Butyl and latex are both fairly elastic, so it's not critical to use a tube that is exactly the correct size for your tire. For example, most road tubes are specified as 700x18-23. These tubes can easily be used in a 700x25 tire, or a 27 x 1" tire. The rubber will just be stretched a little thinner than it would be in a narrower tire. If you want thicker rubber, you can use a slightly bigger tube. For example, the a tube designed for tires 700x28-32 can be used with a 700x25 tire. We generally don't recommend this because minimal added puncture resistance doesn't offset the added weight in our opinion. It's also a little easier to make a mistake when installing the larger tube and end up with a pinch flat.
Threaded vs. Smooth Valves
Presta tubes come in both threaded and smooth valve varieties. The threaded valves are like the ones shown in the photo above. They have threads that extend to the bottom of the tube. Threaded valve tubes usually come with a valve nut (knurled metal ring that threads onto the valve stem). This is installed over the valve stem after the stem is inserted through the wheel rim. It's not that critical that these valve nuts be installed, but they will help hold the tube in place when you're inflating it and protect the valve stem from rubbing against the rim as the tire is inflated. Smooth stem tubes don't have this nut, so you need to be particularly careful when pumping up a tire with a smooth valve so that the valve stem does not rub back and forth against the rim. Some people prefer smooth valve stems because it is easier to remove the pump. The Michelin A1 Airstop Tube is an example of a smooth-stemmed tube for the typical road tire.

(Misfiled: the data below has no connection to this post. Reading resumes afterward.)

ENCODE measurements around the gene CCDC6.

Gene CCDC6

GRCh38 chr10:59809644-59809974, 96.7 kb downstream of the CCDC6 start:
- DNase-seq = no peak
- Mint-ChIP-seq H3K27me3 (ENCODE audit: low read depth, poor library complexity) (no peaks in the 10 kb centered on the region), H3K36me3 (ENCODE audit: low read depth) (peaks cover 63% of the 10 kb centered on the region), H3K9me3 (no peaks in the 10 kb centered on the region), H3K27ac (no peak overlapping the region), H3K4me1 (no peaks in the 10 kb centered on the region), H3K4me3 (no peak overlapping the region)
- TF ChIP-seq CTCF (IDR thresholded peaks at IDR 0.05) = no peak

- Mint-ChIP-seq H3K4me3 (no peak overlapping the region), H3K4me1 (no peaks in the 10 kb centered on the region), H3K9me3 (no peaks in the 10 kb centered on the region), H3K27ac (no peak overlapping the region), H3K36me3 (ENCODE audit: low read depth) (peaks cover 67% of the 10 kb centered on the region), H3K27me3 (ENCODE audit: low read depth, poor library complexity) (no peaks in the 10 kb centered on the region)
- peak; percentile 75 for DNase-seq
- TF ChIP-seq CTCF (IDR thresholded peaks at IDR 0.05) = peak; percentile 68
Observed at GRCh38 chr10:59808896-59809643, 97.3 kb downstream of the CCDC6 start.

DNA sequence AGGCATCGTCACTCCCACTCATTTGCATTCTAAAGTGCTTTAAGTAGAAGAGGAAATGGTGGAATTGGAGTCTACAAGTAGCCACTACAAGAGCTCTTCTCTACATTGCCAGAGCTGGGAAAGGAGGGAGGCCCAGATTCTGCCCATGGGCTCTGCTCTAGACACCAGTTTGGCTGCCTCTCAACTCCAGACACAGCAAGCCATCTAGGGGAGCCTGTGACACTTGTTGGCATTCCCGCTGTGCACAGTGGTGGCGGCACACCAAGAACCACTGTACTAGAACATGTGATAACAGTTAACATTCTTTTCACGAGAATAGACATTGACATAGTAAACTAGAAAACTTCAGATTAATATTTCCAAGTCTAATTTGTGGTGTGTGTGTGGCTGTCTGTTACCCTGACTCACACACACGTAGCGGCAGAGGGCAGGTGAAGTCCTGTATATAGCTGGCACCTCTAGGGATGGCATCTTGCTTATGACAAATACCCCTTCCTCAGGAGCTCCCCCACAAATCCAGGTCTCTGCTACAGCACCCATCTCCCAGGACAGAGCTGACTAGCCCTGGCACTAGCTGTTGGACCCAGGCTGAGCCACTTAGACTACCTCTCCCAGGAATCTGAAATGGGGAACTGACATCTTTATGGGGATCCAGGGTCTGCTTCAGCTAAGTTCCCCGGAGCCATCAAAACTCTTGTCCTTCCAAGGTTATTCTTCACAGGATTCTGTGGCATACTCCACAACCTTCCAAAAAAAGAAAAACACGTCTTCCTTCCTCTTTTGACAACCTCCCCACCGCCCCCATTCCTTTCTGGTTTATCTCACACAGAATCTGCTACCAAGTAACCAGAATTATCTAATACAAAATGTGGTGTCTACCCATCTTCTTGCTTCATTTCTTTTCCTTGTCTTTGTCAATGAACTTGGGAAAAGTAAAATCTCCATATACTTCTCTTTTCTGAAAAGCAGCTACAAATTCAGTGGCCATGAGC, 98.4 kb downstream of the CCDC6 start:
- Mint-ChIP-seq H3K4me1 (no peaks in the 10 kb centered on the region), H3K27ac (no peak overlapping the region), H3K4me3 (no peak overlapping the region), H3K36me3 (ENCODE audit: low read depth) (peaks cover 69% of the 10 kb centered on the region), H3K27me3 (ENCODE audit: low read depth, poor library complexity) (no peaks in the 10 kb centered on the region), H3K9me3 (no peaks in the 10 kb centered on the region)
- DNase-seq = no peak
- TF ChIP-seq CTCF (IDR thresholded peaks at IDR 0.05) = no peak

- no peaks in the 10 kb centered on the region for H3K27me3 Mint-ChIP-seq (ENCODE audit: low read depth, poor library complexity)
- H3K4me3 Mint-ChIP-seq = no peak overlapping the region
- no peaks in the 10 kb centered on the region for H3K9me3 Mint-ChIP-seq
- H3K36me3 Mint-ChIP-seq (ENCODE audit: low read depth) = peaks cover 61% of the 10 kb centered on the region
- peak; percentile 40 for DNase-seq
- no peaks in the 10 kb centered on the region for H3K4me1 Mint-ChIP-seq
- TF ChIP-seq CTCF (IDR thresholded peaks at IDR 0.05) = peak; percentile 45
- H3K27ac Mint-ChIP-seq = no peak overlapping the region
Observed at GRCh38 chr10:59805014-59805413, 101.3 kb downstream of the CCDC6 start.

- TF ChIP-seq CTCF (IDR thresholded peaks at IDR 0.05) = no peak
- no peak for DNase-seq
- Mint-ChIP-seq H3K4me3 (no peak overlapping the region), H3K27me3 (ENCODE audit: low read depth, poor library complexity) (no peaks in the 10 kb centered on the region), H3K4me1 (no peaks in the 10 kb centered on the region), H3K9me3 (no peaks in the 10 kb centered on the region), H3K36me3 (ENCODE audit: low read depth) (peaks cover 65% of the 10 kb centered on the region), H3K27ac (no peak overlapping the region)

If you do use a valve nut, take care not to tighten it too much or it will be difficult to remove when you have to change the tube. Over tightening can also put pressure on the valve/tube junction where it passes through the rim and possibly cause a flat.
Tubes come with several different valve lengths to accommodate different wheel profiles. Most bicycle wheels will work fine with 32-33mm valve lengths, but higher-end bicycles are often equipped with "aero" wheels which having a higher rim profile necessitating a longer valve stem. You should have enough valve sticking through the rim to easily attach your pump. With most pumps and inflators, about a half inch will do the trick. If you think you might have a problem with the shorter valve length, using a longer valve tube will not cause any real problems. The only real downsides are increased aerodynamic drag and weight (both of which are pretty minimal) and aesthetics. Mid-length valves come in 48-52mm lengths and the longest run 60-80mm.
If you have a very deep rim profile, even the longest valve stems may not be adequate. For these cases, we sell Quality Problem Solvers Valve Extension w/ Head which screw onto the standard Presta valve to add additional length.NEXT